The leader of the oilfield services group has shown that the segment is once again become deserving of Foolish attention. Oh sure, Schlumberger (NYSE: SLB) watched its revenues and earnings decline from a year ago, but as with Halliburton (NYSE: HAL) and Weatherford (NYSE: WFT), its future appears to be brightening, especially in the international sector.

The company earned $672 million, or $0.56 per share, versus $938 million, or $0.78 a share in the same quarter a year ago. But if you back out $0.06 in charges for the most recent quarter, the company earned $0.62 a share -- a penny more than Wall Street had expected.

Of Schlumberger's two operating areas, the Oilfield Service group, which accounts for about 90% of total corporate revenues, saw its contribution to earnings decline by 4% sequentially, but they increased 23% year-on-year. Geographically, the company enjoyed strong performances in North America, the Middle East, and Asia, as opposed to sharp declines in the North Sea and Russia, which were brought about in part by inclement weather. And also in the Middle East, Schlumberger and the Iraq Drilling Company have already been awarded contracts by BP (NYSE: BP) to drill a number of wells in the country.

WesternGeco, Schlumberger's seismic unit, recorded a 41% sequential drop in pre-tax segment income, although its year-on-year trend was up 23%. Looking ahead, CEO Andrew Gould noted that higher vessel transits are leading to improved visibility for WesternGeco during the remainder of 2010 and utilization will be higher than expected earlier. Among the projects ahead for the seismic group is the first "multi-azimuth project" offshore Brazil for a group that includes Chevron (NYSE: CVX) and Petrobras (NYSE: PBR).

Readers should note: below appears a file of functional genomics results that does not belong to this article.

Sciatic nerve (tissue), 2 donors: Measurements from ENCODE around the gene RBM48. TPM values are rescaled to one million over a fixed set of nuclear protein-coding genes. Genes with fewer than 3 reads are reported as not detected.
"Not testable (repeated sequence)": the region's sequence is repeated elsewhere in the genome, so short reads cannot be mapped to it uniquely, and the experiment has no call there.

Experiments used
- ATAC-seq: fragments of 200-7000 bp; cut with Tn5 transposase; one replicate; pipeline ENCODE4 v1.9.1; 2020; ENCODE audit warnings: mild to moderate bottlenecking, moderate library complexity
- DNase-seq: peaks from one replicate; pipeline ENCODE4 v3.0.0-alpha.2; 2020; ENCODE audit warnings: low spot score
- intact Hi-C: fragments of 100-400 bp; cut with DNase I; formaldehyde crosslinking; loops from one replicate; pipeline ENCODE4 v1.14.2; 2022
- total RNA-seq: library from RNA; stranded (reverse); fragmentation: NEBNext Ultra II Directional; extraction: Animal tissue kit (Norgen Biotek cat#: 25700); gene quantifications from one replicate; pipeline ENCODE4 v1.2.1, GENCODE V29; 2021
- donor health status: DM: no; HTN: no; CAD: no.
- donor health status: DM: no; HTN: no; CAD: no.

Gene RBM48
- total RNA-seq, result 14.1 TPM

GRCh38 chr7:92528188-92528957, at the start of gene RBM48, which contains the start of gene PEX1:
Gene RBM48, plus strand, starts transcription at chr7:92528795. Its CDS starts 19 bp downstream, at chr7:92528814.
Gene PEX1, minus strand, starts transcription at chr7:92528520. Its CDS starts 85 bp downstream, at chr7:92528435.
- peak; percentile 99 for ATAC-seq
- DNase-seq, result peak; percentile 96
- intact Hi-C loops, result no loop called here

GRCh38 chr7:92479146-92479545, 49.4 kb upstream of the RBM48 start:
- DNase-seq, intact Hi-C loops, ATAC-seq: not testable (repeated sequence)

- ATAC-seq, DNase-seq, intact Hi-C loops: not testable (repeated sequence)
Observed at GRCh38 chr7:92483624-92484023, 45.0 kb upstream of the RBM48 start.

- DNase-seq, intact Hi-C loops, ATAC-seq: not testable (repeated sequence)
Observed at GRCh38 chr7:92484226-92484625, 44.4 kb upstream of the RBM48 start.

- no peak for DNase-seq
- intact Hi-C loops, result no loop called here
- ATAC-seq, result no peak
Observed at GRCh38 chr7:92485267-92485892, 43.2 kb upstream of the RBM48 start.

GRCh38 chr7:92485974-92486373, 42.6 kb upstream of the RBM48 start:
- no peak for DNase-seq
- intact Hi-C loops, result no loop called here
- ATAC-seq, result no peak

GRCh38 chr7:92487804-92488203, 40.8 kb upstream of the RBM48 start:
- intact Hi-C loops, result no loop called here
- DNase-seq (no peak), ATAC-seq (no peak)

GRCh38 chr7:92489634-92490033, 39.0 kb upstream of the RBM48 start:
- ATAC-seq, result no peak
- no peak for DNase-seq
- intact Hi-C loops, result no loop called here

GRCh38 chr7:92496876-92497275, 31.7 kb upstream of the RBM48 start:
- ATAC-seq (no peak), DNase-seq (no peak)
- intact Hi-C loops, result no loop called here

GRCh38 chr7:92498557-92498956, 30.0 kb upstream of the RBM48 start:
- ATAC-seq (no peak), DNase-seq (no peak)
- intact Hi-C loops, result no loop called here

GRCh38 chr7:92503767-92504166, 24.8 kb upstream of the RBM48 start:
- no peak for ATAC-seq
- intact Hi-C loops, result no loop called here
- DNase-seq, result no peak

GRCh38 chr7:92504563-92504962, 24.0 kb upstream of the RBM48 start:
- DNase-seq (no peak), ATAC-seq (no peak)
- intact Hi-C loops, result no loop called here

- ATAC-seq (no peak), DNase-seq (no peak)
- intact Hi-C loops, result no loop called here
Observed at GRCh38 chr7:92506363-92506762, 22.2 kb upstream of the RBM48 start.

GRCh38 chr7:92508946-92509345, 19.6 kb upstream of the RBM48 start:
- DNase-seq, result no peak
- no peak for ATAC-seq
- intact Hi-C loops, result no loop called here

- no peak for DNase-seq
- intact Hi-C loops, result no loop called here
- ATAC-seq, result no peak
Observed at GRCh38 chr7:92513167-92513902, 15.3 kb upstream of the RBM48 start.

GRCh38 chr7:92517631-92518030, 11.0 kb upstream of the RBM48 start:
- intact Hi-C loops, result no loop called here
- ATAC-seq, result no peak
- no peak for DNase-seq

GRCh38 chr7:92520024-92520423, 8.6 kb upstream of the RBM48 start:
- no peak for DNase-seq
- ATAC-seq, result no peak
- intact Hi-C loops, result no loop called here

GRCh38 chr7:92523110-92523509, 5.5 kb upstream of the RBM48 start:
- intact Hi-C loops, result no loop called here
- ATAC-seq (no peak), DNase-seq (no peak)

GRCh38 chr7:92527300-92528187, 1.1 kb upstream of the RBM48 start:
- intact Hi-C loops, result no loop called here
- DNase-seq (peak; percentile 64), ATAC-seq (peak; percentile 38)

As Schlumberger moves toward its proposed merger with Smith International (NYSE: SII), it does so at a time when, as Mr. Gould said on his call, "Higher oil prices are leading to tangible evidence that operators are contemplating higher levels of activity than originally planned in international markets."

And he completed his comments by saying, "Finally, I am on record as saying that I felt the international margins would bottom at the end of the second quarter of 2010. I am pleased to report I was mistaken. International margins appear to have bottomed and are now likely to resume a positive trend ..."

That alone convinces me that it's an ideal time to look at scooping up a few shares of Schlumberger for your investment portfolio.

Fool contributor David Lee Smith doesn't own shares in any of the companies mentioned. He does, however, welcome your questions or comments. The Fool has a disclosure policy.